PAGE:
La Rafle Review

La Rafle Review - Tanenbaum

Mihai Morar The Tanenbaum Center

A cautionary reminder about the destructive power of religious hate
November 16th, 2012

Today is the U.S. release date of “La Rafle” (The Roundup) , a French film that follows the Jewish tenants of Parisian apartment house  during the little known roundup and deportation of Paris’s Jews during WWII. The film is based on real events and real people, and it is one of the most moving WWII films I have seen in a very long time.  The film serves as a reminder of the tragic the results of religious hate.

“La Rafle” is based on an event that took place in 1942 and, 70 years and two months later, the  Pew Forum on Religion and Public Life  released a saddening study that sheds light on some alarming trends about the global rise religious oppression. To some readers, this may not be surprising. We have been hammered and disheartened by all the news about the religious fallout from the Arab Spring, growing tensions and violence in religiously diverse African countries and, earlier this year, by the sham trial and conviction of Pussy Riot band members for blasphemy in Russia (http://www.huffingtonpost.com/2012/10/22/pussy-riot-prison-camps-russia_...).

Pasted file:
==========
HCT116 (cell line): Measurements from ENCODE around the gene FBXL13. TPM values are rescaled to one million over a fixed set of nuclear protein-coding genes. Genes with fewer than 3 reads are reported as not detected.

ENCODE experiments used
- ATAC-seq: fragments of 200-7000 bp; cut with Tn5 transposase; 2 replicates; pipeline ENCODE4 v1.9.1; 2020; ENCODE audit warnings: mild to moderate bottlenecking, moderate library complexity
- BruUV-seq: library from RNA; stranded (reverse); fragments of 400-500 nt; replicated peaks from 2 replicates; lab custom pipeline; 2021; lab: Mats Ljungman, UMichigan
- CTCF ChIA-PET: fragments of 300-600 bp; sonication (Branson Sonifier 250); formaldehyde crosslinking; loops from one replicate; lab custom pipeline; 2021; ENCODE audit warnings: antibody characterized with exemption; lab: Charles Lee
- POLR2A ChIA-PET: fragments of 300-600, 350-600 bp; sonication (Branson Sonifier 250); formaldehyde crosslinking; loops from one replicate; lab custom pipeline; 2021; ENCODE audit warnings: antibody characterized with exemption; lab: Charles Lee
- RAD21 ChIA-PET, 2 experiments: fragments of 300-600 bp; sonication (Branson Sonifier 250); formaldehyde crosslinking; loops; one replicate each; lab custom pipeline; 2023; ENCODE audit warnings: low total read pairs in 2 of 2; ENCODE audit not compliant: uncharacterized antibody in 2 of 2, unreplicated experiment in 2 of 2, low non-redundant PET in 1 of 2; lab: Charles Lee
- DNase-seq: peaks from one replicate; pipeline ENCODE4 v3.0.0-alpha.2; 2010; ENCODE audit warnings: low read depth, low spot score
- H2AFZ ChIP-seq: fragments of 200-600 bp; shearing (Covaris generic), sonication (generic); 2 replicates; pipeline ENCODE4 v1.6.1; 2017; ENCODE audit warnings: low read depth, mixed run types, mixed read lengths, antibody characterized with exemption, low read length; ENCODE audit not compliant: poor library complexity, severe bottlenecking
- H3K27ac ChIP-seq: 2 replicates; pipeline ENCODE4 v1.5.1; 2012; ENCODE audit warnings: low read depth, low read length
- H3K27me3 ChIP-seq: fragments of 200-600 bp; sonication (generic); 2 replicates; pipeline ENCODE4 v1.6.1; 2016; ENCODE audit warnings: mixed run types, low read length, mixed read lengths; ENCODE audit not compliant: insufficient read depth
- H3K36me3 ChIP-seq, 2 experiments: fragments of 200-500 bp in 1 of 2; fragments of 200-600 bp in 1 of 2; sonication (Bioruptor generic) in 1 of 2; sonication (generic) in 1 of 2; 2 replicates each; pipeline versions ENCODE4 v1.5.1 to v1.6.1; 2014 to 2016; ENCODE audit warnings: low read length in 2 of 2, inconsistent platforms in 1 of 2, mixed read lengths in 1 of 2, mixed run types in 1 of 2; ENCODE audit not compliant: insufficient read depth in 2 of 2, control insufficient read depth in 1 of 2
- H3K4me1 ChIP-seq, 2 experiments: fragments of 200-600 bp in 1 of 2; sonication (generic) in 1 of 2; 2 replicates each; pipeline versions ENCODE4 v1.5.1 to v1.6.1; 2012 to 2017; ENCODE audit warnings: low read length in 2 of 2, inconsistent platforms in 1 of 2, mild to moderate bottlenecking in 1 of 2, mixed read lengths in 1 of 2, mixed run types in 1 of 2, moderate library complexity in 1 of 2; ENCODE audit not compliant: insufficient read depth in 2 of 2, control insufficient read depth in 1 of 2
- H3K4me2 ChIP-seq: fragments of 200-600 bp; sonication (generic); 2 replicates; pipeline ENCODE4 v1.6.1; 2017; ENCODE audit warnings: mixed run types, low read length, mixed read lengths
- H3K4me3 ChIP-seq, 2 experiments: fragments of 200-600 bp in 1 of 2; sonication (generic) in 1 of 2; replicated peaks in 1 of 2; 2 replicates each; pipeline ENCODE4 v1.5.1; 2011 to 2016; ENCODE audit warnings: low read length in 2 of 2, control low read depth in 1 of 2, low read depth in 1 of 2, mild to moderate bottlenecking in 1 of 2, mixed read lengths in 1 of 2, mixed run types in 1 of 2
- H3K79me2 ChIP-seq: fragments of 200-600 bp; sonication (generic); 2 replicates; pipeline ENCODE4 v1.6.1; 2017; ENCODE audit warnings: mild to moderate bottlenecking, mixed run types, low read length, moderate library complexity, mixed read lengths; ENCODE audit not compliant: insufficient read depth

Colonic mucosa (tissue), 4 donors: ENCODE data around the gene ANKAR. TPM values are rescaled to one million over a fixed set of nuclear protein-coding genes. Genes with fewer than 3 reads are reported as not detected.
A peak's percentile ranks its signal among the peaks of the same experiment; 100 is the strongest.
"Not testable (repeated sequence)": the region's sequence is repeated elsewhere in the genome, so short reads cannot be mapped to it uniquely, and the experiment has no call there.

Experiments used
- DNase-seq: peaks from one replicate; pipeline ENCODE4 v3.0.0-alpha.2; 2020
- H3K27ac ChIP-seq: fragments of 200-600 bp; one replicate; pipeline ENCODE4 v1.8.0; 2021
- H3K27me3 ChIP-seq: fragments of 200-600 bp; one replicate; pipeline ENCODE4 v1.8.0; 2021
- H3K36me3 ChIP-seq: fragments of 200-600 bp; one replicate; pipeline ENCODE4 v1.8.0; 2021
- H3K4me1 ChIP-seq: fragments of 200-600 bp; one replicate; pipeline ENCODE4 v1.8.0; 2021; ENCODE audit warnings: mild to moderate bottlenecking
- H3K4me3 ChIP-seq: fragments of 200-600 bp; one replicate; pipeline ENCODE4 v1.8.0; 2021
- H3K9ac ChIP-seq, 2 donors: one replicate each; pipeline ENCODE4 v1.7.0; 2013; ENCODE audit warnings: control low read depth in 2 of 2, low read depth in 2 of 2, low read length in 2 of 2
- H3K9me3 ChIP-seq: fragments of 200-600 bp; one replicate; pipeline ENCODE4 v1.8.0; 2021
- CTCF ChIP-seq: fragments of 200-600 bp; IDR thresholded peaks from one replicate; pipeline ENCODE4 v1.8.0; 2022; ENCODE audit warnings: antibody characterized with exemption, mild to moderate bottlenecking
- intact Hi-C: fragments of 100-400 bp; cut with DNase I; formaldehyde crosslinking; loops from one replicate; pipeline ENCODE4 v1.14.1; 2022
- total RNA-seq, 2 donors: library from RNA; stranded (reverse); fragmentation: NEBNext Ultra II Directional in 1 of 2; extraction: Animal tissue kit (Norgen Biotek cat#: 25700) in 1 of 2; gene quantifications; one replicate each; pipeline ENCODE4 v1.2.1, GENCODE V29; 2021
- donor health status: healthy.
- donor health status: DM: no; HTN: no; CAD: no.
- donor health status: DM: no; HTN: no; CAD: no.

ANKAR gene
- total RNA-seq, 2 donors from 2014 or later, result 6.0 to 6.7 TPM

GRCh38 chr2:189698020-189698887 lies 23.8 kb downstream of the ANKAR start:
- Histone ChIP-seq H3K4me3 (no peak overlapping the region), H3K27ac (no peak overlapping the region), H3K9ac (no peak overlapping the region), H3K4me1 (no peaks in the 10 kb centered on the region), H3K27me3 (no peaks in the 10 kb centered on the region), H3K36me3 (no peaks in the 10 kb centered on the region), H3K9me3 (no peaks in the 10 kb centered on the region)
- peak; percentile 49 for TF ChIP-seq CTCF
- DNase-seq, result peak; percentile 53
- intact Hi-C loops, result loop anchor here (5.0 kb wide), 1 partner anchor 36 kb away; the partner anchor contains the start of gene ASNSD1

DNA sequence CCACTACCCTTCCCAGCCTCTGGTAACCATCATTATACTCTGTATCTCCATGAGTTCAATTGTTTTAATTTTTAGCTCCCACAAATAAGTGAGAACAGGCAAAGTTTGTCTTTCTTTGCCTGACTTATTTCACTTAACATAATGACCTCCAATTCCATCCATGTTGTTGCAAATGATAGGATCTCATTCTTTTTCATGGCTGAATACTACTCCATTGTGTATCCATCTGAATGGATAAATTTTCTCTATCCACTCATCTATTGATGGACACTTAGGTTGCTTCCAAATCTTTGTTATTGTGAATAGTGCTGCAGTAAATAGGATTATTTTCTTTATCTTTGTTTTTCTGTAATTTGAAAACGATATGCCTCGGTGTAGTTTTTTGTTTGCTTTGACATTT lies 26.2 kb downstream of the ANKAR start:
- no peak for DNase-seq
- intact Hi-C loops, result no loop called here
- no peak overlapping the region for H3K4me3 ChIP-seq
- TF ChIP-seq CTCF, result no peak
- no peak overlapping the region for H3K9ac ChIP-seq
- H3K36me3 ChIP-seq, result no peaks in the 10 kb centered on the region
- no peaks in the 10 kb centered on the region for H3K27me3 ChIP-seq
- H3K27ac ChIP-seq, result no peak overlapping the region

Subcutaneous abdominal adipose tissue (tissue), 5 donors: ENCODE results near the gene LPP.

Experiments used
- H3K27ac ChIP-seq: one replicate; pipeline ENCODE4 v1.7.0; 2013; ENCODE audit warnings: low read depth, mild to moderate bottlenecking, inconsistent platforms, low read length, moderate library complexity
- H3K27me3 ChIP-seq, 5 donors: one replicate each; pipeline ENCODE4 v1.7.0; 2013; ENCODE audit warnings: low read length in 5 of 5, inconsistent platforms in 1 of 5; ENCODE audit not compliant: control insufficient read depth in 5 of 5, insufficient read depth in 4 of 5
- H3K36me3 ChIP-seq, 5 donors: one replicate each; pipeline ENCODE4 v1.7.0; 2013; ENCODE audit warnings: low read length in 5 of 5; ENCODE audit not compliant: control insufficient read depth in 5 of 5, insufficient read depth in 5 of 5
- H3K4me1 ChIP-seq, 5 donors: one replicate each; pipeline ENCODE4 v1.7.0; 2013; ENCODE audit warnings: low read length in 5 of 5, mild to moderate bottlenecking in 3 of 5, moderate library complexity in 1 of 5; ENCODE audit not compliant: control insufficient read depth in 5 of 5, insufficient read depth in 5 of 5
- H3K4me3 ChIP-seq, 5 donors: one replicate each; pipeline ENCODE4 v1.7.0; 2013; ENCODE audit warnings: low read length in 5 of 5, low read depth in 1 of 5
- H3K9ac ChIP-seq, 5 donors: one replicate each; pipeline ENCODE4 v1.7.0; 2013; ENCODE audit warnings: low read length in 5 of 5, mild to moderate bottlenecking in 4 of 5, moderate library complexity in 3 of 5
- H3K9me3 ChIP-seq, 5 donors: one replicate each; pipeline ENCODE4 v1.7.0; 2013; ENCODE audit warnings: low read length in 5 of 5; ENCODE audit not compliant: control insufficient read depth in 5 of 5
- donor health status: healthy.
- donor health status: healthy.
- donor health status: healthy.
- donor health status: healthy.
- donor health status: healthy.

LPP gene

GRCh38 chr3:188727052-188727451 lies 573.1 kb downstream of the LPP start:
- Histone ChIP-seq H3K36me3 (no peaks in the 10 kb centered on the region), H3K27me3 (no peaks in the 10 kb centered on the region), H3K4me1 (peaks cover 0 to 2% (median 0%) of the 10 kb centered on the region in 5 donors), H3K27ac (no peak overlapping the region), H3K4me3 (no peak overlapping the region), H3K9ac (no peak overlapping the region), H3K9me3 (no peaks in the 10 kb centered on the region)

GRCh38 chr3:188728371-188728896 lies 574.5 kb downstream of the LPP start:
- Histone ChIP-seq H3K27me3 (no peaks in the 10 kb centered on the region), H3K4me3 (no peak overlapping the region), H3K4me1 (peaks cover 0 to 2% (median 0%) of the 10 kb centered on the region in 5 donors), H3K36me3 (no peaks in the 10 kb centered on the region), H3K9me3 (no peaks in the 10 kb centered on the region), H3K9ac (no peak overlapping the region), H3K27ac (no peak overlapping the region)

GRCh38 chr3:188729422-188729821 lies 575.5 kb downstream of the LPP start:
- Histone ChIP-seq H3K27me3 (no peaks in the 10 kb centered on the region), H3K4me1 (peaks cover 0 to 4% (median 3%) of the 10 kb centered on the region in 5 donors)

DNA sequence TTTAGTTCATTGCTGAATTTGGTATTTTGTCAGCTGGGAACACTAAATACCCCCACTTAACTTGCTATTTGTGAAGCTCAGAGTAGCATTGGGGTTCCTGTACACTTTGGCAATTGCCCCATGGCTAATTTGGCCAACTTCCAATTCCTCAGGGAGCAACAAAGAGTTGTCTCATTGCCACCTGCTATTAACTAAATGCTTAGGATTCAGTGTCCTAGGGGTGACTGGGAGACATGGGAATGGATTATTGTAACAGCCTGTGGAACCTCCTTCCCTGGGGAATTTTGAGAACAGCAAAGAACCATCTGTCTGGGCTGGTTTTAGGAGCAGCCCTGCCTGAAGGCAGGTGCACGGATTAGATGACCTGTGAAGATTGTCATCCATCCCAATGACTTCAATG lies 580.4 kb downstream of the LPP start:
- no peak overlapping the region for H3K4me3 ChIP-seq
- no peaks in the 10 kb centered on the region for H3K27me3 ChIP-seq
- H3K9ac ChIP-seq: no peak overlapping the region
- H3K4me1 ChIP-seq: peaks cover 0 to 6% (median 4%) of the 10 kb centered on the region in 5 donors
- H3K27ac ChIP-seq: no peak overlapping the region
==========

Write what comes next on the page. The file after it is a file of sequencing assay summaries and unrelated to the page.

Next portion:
But under these obvious reminders, there was also some surprising data in the study. One country where social hostilities toward religious groups moved up since last year is France.  In fact, France now falls under the category “High” on the Social Hostilities Index, alongside some other countries whose presence on that list is surprising, including the U.K., Germany, and Ukraine.

The U.K. and France are among the world’s pioneers of social democracy and liberalism, countries where what we call “western tradition” was incubated and where some of the ideals of our modern civilization were first espoused. Germany and Ukraine had catastrophic experiences with religious hatred. One would think all four of these countries would have learned the important lessons about the existential dangers of religious prejudice, but unfortunately this does not seem to be the case.

Perhaps the most surprising surprise (for me) in the PEW study was that religious freedom is also on the decline in the U.S. Like our European counterparts, the U.S. is undergoing a resurgence of religious oppression, and indicators of social hostilities toward religious groups and government restriction on the free practice of religion are both rising.  This is alarming.

All of our societies, both here and in Europe, need a reminder of just how tragic the results of hate can be, so I highly recommend attending a showing of  “La Rafle” (The Roundup). If you know anyone who needs to be reminded about how religious hate impacts our world, this film is a perfect fit.
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Mihai Morar
Chief of Staff
TANENBAUM / Center for Interreligious Understanding 

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